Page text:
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It has been seven years since Clara Hill gave us the great All I Can Provide album and six years since she created an album as Clara Hill’s Folkwaves called Sideways. There have been a few spottings in songs here and there, such as her appearance on the Sonar Kollektiv Orchester album, but it has been painfully quiet in terms of a full length. She has been more vocal in social media in recent months, which was a hint that something was up. That “something” now turns out to be a new, still-untitled-to-the-public album ready for release next month. She just uploaded a five-song sampler on Soundcloud, featuring excerpts of the following tracks:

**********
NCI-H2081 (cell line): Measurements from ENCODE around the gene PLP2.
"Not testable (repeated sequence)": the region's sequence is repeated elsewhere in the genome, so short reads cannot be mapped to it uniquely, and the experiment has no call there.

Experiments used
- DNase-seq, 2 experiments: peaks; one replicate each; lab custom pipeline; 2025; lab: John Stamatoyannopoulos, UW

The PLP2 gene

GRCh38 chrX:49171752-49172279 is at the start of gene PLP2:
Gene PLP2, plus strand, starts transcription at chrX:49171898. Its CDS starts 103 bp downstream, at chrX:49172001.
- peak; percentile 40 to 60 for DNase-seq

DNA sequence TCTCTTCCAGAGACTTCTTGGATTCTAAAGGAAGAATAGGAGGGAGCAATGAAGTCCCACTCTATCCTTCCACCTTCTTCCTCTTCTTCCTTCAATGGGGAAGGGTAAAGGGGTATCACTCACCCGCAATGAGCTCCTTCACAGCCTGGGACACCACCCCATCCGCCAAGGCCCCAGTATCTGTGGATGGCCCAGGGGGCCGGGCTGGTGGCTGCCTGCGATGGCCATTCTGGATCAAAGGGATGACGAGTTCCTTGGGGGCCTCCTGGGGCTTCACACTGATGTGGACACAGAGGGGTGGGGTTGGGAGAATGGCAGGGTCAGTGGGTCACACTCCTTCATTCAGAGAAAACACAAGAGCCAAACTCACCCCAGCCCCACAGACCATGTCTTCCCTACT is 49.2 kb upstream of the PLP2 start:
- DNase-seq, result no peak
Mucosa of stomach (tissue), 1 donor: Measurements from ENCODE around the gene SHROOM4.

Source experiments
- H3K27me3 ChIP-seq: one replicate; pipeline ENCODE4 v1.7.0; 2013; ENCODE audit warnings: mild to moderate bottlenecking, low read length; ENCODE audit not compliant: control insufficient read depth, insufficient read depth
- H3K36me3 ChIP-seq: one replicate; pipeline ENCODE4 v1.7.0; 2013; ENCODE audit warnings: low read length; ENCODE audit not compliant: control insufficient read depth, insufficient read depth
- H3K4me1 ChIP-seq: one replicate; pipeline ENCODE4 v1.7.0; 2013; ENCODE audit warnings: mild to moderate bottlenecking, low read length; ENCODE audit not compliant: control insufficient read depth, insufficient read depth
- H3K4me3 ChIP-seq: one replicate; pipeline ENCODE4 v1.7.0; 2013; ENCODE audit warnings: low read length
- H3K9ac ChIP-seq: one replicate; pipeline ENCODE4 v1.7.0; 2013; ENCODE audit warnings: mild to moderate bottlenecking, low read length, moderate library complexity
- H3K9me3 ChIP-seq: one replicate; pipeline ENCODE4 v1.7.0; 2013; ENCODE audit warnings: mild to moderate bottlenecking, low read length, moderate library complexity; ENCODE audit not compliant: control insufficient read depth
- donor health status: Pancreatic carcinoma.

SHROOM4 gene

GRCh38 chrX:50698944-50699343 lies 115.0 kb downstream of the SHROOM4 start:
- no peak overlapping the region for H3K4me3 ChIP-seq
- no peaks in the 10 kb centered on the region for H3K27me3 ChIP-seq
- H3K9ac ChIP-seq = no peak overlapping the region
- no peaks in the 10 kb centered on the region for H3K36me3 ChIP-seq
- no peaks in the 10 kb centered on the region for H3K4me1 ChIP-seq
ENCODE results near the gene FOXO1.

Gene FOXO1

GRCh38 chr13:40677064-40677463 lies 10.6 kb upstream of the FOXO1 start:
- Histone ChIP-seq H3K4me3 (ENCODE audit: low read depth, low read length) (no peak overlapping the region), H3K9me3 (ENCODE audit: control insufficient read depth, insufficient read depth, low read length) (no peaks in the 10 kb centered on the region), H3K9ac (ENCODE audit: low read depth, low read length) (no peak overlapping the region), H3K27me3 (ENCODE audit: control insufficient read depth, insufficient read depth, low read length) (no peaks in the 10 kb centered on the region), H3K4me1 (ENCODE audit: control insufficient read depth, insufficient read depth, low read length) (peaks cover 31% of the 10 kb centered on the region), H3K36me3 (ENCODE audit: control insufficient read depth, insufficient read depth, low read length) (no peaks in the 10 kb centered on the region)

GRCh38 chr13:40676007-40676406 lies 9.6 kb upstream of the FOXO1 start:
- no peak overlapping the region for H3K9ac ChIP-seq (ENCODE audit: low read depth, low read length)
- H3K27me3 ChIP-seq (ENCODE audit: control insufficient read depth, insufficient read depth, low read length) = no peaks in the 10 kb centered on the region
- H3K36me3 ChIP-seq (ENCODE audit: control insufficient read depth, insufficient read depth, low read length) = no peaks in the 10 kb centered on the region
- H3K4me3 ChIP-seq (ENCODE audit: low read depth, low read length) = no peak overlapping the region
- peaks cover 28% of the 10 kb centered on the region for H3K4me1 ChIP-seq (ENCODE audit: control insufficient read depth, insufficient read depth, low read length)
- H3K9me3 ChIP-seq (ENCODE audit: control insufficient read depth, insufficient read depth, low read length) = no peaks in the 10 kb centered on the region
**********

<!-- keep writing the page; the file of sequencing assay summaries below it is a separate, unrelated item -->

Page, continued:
Lost Winter
Dawn Of A new Day
Insomnia
Walk The Distance
Dripstone Cave

Judging from these songs, it seems it’s a mixture of the material she had become known for with her first two albums, and the folk influences she introduced with Sideways, but regardless, it’s new Clara Hill music and it’s just around the corner.

REVIEW: Jazzanova’s “Funkhaus Studio Sessions”

As a longtime Jazzanova fan, I looked forward to hearing more after reading about the release of a brand new album. Then I heard it was a live album. It went downhill from there.